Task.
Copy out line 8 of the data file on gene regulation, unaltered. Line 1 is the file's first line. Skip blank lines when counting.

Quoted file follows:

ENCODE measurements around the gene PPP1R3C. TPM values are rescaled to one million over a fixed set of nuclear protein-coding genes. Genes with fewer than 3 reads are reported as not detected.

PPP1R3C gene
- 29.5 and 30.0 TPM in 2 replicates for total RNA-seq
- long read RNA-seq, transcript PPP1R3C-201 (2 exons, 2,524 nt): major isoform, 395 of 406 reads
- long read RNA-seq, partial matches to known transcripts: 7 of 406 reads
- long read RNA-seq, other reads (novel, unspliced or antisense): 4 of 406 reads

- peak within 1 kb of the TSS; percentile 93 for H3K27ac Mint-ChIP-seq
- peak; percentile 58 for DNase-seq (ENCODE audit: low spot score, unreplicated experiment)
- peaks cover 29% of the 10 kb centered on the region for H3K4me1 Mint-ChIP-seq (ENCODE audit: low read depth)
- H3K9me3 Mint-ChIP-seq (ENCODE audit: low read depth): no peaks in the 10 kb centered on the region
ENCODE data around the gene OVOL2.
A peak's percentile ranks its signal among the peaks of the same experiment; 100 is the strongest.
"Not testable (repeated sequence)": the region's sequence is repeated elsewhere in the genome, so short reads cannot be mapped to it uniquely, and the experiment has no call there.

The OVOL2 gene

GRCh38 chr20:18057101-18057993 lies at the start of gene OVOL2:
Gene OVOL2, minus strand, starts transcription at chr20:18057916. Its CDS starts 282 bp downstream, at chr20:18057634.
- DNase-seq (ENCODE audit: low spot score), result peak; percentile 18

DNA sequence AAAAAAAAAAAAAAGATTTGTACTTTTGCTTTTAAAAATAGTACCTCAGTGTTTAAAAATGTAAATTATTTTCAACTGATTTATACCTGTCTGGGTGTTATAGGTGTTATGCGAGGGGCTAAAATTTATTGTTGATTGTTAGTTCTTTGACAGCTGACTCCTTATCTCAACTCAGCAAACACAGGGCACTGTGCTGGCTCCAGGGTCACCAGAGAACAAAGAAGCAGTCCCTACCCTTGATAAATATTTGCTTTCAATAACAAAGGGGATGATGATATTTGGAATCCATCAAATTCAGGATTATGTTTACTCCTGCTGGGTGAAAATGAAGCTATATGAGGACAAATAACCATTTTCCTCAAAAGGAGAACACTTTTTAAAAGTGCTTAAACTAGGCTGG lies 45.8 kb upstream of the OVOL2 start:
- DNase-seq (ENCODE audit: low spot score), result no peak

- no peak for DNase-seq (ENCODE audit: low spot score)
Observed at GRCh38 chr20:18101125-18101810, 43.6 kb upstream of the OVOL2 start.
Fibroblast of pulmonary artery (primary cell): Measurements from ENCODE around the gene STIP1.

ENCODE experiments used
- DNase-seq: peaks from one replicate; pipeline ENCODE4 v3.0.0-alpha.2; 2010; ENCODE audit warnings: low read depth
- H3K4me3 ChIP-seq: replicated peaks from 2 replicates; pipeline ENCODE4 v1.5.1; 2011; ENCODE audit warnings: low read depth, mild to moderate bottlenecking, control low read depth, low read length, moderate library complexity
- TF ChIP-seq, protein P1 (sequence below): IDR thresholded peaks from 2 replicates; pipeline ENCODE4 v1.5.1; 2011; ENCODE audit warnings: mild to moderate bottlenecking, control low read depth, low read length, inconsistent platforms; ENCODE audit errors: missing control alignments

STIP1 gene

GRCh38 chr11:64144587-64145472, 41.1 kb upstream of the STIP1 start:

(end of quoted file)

- peak; percentile 58 for DNase-seq (ENCODE audit: low spot score, unreplicated experiment)